Karner Blue Butterfly Management and Off-Site Mitigation on Fort McCoy
Jessup Weichelt, Endangered Species Biologist, US Army – Fort McCoy: firstname.lastname@example.org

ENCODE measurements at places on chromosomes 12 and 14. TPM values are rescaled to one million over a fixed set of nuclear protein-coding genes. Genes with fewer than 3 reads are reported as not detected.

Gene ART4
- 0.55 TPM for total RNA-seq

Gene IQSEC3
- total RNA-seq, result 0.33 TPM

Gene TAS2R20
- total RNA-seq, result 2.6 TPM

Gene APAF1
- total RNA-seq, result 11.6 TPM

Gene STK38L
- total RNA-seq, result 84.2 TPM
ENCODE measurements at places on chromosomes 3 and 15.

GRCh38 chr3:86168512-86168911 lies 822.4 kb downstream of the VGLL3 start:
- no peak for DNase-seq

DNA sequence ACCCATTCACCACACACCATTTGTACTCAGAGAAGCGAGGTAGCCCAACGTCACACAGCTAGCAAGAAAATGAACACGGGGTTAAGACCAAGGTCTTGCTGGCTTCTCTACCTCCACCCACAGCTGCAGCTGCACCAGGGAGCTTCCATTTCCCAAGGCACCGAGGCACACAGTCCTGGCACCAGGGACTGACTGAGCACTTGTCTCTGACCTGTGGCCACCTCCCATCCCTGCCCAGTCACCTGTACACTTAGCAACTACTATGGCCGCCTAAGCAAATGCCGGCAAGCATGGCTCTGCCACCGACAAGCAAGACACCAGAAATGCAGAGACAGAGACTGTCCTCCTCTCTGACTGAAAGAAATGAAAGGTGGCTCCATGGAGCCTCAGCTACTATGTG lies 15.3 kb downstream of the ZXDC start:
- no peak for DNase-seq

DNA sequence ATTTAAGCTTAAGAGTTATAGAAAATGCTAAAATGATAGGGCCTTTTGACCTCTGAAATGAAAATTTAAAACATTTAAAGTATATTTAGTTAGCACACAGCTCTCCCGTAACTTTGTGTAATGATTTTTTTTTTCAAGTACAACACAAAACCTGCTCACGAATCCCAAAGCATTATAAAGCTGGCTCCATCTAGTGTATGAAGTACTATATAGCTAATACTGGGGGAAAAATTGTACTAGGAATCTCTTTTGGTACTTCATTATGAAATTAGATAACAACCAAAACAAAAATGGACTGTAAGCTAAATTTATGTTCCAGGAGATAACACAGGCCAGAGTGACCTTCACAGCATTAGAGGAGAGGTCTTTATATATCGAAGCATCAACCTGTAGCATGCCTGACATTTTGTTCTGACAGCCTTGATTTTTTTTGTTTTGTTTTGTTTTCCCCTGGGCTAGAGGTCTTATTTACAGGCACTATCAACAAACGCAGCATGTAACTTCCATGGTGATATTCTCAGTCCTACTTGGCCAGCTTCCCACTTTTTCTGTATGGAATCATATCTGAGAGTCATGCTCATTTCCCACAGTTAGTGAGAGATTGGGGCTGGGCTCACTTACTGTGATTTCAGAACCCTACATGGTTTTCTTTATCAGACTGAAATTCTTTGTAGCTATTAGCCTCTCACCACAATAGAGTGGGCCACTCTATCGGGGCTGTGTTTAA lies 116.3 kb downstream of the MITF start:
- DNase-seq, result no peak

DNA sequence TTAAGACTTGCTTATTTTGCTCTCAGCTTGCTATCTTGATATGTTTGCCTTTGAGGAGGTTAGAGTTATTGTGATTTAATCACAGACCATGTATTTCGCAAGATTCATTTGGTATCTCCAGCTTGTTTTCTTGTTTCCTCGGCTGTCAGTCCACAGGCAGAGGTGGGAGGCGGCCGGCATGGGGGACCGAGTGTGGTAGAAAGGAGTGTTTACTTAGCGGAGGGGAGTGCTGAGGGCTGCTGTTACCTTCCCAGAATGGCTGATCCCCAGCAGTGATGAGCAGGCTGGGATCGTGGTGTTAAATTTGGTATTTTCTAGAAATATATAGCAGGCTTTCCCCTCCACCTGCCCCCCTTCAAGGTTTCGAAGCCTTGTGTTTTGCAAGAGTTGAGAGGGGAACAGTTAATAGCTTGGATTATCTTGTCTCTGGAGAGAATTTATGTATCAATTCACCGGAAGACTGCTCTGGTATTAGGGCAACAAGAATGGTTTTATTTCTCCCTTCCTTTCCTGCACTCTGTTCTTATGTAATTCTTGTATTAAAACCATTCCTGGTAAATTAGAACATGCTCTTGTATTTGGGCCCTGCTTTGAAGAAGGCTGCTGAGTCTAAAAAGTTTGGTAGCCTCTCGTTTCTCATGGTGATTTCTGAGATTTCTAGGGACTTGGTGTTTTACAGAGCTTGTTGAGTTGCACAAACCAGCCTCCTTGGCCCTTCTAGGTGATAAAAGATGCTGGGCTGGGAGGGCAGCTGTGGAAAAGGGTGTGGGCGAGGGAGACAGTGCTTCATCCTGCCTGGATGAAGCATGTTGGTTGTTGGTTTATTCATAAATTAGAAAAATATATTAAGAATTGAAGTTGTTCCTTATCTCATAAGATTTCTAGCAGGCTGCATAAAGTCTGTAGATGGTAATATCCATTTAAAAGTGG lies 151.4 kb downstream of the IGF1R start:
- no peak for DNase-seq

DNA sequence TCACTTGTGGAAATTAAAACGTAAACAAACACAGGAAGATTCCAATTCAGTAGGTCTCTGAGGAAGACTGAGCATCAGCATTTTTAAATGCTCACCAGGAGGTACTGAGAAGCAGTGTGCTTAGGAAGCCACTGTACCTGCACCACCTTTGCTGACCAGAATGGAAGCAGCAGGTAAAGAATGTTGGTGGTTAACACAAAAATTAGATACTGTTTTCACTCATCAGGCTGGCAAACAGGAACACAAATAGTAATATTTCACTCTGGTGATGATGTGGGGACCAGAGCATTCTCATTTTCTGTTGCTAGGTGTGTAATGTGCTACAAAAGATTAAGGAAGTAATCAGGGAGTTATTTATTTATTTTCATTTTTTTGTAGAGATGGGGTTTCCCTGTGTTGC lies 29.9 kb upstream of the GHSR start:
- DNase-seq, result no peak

The Karner Blue Butterfly (KBB) is a small butterfly that was listed as federally endangered in 1992. Fort McCoy has one of the largest remaining populations of this butterfly. The KBB produces two generations each year and is dependent on wild lupine, the sole host plant for the KBB larvae. Fort McCoy started managing for the KBB in the early 1990’s when the species was initially listed by the U.S. Fish and Wildlife Service (FWS). By the early 2000s, Fort McCoy had met and was maintaining all conservation goals identified in/agreed to within the KBB Biological Opinion (BO). Incidental take for this species is measured in acres of wild lupine that is disturbed. Incidental take that results in the permanent removal of wild lupine from the landscape must be mitigated for by replacing that lost habitat. In 2012 Fort McCoy approached the FWS concerning the development of an off-installation mitigation agreement. The resulting agreement allows the installation to mitigate for the permanent loss of wild lupine off the installation by purchasing mitigation acres from the FWS by using a Military Interdepartmental Purchase Request (MIPR). The FWS, through a cooperative agreement, provides these funds to the Wisconsin Department of Natural Resources (WDNR), who has not yet met all of its KBB conservation goals. The WDNR uses the funds for KBB management activities. Since its inception in 2013, Fort McCoy has purchased 18.1 acres of mitigation and currently has 8.1 acres in the mitigation bank. This agreement has led to over $70,000 dollars being provided to the WDNR to help improve habitat for the KBB, and reduced potential restrictions to military training if the mitigation had occurred on the installation.